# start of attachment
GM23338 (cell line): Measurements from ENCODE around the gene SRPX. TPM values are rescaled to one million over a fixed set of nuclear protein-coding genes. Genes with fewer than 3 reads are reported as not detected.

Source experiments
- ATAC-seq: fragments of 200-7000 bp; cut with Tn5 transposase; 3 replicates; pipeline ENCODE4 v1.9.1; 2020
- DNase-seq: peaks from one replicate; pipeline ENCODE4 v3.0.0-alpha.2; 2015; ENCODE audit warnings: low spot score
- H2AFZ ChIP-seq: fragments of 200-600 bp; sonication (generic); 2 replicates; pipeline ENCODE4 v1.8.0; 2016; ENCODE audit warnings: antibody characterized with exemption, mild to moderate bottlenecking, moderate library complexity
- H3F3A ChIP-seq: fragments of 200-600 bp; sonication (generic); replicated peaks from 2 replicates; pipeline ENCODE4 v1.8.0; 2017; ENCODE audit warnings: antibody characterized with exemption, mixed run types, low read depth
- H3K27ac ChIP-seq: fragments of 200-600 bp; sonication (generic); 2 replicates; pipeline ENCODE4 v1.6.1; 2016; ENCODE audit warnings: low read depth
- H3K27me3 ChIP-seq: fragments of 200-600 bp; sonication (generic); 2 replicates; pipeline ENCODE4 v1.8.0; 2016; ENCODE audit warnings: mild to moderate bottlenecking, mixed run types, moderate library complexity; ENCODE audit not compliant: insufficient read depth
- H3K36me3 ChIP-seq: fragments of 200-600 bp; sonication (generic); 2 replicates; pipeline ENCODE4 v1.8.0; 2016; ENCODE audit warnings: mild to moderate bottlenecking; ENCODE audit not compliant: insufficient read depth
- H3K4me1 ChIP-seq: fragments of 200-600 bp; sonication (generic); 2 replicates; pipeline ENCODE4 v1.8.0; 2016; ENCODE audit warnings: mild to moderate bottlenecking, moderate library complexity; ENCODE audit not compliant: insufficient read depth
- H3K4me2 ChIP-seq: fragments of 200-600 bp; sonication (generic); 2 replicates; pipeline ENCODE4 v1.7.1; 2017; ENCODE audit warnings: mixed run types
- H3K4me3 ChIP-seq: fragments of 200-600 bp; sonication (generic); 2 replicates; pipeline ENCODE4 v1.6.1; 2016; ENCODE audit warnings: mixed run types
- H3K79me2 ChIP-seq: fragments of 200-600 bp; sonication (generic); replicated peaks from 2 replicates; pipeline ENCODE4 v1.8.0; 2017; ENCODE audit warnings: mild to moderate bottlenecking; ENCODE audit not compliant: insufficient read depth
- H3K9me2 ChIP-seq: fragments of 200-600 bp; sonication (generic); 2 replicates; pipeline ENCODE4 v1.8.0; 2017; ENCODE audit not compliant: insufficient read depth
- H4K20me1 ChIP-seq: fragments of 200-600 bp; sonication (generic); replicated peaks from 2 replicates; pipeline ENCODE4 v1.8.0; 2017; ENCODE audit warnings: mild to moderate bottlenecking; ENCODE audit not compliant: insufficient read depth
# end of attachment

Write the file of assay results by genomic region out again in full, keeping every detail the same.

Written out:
GM23338 (cell line): Measurements from ENCODE around the gene SRPX. TPM values are rescaled to one million over a fixed set of nuclear protein-coding genes. Genes with fewer than 3 reads are reported as not detected.

Source experiments
- ATAC-seq: fragments of 200-7000 bp; cut with Tn5 transposase; 3 replicates; pipeline ENCODE4 v1.9.1; 2020
- DNase-seq: peaks from one replicate; pipeline ENCODE4 v3.0.0-alpha.2; 2015; ENCODE audit warnings: low spot score
- H2AFZ ChIP-seq: fragments of 200-600 bp; sonication (generic); 2 replicates; pipeline ENCODE4 v1.8.0; 2016; ENCODE audit warnings: antibody characterized with exemption, mild to moderate bottlenecking, moderate library complexity
- H3F3A ChIP-seq: fragments of 200-600 bp; sonication (generic); replicated peaks from 2 replicates; pipeline ENCODE4 v1.8.0; 2017; ENCODE audit warnings: antibody characterized with exemption, mixed run types, low read depth
- H3K27ac ChIP-seq: fragments of 200-600 bp; sonication (generic); 2 replicates; pipeline ENCODE4 v1.6.1; 2016; ENCODE audit warnings: low read depth
- H3K27me3 ChIP-seq: fragments of 200-600 bp; sonication (generic); 2 replicates; pipeline ENCODE4 v1.8.0; 2016; ENCODE audit warnings: mild to moderate bottlenecking, mixed run types, moderate library complexity; ENCODE audit not compliant: insufficient read depth
- H3K36me3 ChIP-seq: fragments of 200-600 bp; sonication (generic); 2 replicates; pipeline ENCODE4 v1.8.0; 2016; ENCODE audit warnings: mild to moderate bottlenecking; ENCODE audit not compliant: insufficient read depth
- H3K4me1 ChIP-seq: fragments of 200-600 bp; sonication (generic); 2 replicates; pipeline ENCODE4 v1.8.0; 2016; ENCODE audit warnings: mild to moderate bottlenecking, moderate library complexity; ENCODE audit not compliant: insufficient read depth
- H3K4me2 ChIP-seq: fragments of 200-600 bp; sonication (generic); 2 replicates; pipeline ENCODE4 v1.7.1; 2017; ENCODE audit warnings: mixed run types
- H3K4me3 ChIP-seq: fragments of 200-600 bp; sonication (generic); 2 replicates; pipeline ENCODE4 v1.6.1; 2016; ENCODE audit warnings: mixed run types
- H3K79me2 ChIP-seq: fragments of 200-600 bp; sonication (generic); replicated peaks from 2 replicates; pipeline ENCODE4 v1.8.0; 2017; ENCODE audit warnings: mild to moderate bottlenecking; ENCODE audit not compliant: insufficient read depth
- H3K9me2 ChIP-seq: fragments of 200-600 bp; sonication (generic); 2 replicates; pipeline ENCODE4 v1.8.0; 2017; ENCODE audit not compliant: insufficient read depth
- H4K20me1 ChIP-seq: fragments of 200-600 bp; sonication (generic); replicated peaks from 2 replicates; pipeline ENCODE4 v1.8.0; 2017; ENCODE audit warnings: mild to moderate bottlenecking; ENCODE audit not compliant: insufficient read depth